• The annual percentage change in female veterans will increase a tiny 0.4%
  • An increase of 25.2% in minority veterans, which includes an 8.2% increase in hispanic veterans.
  • About 50% of veterans will make up Gulf War Era veterans

Demographics of Military Service


The US Department of Veterans Affairs takes the ratio of veteran and active duty military percentage of the population very seriously.

Because the number of veterans has always vastly outnumbered the number of active-duty personnel, the military and other think tank organizations continuously conduct surveys to determine the factors that affect military service rates.

On top of this, age, gender, and race/ethnicity continue to be the biggest factors that influence military service rates, even if the military tries to become as diverse as possible.

As early as 2006, the US military has been trying to encourage older people to enlist. Unlike recruits who traditionally come from the 17 to 21 age group, welcoming individuals over 21 solves two things:

  • increase the number of enlistments
  • hire an increased number of experienced individuals for skilled roles

The numbers of older recruits aren’t dramatic, but a welcome change nonetheless.

When it comes to gender diversity, it doesn’t help that many military units and roles are still not open for women. A good example of this is the Marine Corps and other ground combat units.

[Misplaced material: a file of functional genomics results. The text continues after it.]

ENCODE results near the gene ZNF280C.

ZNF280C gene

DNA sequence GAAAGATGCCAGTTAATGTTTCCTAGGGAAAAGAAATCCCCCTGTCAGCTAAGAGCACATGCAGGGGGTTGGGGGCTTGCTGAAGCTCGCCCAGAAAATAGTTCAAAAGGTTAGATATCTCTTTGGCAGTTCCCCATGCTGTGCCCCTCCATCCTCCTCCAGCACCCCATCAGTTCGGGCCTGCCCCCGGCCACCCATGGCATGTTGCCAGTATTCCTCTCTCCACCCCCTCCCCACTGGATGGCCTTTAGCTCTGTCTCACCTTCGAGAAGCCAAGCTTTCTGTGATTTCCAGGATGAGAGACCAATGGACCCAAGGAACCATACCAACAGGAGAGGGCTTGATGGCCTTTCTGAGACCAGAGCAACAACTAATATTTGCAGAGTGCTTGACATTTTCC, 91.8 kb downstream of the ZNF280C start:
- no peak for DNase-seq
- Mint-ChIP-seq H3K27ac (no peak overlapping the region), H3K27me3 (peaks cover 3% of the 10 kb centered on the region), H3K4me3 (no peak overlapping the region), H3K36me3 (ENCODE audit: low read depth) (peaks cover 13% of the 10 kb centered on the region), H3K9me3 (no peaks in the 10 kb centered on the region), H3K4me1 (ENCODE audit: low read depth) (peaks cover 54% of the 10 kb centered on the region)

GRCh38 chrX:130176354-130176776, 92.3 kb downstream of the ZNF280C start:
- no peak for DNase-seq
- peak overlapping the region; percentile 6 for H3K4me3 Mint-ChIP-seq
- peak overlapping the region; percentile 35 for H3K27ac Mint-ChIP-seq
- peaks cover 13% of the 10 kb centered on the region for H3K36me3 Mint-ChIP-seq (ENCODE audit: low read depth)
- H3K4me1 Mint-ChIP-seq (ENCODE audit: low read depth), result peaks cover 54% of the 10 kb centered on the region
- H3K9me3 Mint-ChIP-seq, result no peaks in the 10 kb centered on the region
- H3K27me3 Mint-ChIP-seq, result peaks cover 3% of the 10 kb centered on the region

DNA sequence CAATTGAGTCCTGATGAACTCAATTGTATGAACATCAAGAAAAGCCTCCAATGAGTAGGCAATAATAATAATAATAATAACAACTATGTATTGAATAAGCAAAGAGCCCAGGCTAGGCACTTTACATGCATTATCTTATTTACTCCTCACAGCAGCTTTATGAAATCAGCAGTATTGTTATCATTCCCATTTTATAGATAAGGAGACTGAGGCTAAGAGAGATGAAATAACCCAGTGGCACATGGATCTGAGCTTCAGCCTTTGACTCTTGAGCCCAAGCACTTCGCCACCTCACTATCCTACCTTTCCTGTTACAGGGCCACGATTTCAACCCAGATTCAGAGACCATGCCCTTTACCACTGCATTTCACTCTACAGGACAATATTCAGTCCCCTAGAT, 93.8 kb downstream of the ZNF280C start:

The racial and ethnic diversity of enlisted recruits between genders and military branches varies considerably, but newer generations are becoming more diverse. However, there continues to be less racial diversity with higher ranks across the board. Generals and officers in the Navy, Coast Guard, Marine Corps, Air Force and the US Army are disproportionately white.

Comparison With Other Countries


Which country has the largest military in the world?

That would be the People’s Republic of China with a massive 2,035,000-individual military force.

  • India comes in second with 1.46 million military personnel.
  • The United States ranks only third with a military personnel count 1.39 million.
  • North Korea, a country wherein all males 17 and above are forced to enlist, has a military made up of 1,280,000 personnel.
  • Russia completes the top 5 with 900,000 military personnel.
  • Pakistan (651k), Iran (610k), South Korea (555k), Vietnam (482k), and Egypt (438k) rank 6th to 10th as the biggest military size by country.

Budget-wise, China doesn’t rank first in military funding. The United States takes first place as the most well-funded military out of 172 countries with an active military. Veteran reports show that the US assigns a big chunk of its budget to honor the veterans through pensions and other money-saving programs.


The importance of a country’s military is not lost on people, but the number of enlistments has been decreasing year to year.

Now that you know the answer to “What percentage of Americans have served in the military?”, did it inspire you to enlist and join the ranks?